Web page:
DEAR MISS MANNERS: My husband and I made friends with a single father. He has an 11-year-old daughter who is an angel (except that she’s glued to my hip whenever they are over, taking any adult time), and a 3-year-old son who craves attention in a reckless way.
I love kids and have a knack for them, but don’t have any yet. Neither of these children has a mother figure, and they bid for my attention. I find myself essentially babysitting his kids whenever he’s over for my own peace of mind.
The little boy is a terror. On his first visit, he tried to smash a piece of electronics. But I’ve come to find him extremely intelligent, and see that he’s being destructive as the only way to get attention.
We had several conversations, and he no longer tries to smash my things; he pets my dogs nicely, instead of trying to hurt them; he won’t go near the wood stove, and is, for the most part, a little angel -- here, at least.
But I think I offended his dad. I’m aware it’s rude to parent other people’s children, but the only alternative would be to end the friendship, which I find extreme.
There has been an ongoing issue with the child touching kids at preschool. So I sat him down, explained to him how it’s disrespectful (we went over respect when he was smashing my stuff), and his dad cut me off, saying that talking to him about an issue for more than a moment makes it worse. (I’ve never seen him speak to the child except in a disciplinarian tone.)
I haven’t seen or heard from him since. It hasn’t been that long, so I doubt he’s absolved the friendship, but how do you suggest I proceed if we continue to be friends?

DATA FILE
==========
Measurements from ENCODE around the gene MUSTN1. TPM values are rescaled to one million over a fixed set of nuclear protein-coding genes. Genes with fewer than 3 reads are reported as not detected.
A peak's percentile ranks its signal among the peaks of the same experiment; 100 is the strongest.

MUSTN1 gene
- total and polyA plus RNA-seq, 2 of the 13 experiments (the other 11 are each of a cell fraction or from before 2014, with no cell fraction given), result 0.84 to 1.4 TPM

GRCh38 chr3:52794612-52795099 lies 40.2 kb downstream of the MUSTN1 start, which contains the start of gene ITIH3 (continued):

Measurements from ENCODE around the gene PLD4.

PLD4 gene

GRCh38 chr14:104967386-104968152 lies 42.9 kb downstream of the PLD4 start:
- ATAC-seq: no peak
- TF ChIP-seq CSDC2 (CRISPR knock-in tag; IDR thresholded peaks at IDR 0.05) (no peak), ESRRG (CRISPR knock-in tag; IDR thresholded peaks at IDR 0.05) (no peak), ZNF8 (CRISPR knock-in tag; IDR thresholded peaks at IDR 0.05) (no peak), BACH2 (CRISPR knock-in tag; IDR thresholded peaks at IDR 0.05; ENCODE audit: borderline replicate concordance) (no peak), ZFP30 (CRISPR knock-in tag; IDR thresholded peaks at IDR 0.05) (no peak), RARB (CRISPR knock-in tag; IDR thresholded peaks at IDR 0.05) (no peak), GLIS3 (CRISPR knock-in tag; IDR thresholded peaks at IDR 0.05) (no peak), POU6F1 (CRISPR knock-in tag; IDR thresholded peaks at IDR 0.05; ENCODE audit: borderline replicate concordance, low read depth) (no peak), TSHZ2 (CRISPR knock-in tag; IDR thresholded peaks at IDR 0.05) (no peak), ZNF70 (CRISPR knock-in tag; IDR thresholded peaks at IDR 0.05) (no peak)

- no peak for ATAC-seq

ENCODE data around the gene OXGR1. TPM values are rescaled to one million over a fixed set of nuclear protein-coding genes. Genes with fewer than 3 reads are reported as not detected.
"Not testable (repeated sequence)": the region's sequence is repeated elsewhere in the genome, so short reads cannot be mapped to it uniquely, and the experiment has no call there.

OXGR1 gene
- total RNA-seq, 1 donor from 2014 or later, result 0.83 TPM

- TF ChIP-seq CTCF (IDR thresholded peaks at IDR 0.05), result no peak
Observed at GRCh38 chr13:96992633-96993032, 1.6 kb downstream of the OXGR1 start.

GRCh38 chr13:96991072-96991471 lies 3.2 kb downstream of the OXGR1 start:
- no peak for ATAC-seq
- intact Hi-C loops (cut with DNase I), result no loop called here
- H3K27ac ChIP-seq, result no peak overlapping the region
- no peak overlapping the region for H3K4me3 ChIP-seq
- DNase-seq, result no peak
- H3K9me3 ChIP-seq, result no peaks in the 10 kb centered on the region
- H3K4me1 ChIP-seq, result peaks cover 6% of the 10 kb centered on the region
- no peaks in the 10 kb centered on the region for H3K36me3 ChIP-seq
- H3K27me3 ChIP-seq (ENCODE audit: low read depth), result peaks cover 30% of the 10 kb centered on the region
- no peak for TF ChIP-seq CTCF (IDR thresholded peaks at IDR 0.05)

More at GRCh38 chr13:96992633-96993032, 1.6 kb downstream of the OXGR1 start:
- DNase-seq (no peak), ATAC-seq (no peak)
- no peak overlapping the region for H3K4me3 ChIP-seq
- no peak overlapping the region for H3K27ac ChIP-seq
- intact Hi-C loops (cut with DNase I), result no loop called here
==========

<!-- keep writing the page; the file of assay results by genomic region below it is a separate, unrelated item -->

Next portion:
GENTLE READER: When it comes to the rearing of children, outsiders (those who do not live with them -- inclusive of, but not limited to, friends and grandparents) are usually only seeing part of the situation. What has worked for you and the child may not be working for his father, and vice versa.
You should, however, be able to dictate decorum in your own house, especially when it comes to the preservation of your furniture, dogs, the little boy’s life and your own sanity.
Still, you would do well to make amends proactively: “I am afraid that I have offended you when I thought I was helping. Darwin has responded so well to the chats about respect that we have had that I thought it would help him to understand how it transfers to his friends at school. But I am not the parent and I did not mean to overstep. I hope that we can continue the friendship, as we have come to love you and the children like family.”
The “like” is a critical qualifier, Miss Manners points out. It ensures that you do not cross boundaries -- and that your guests eventually go home.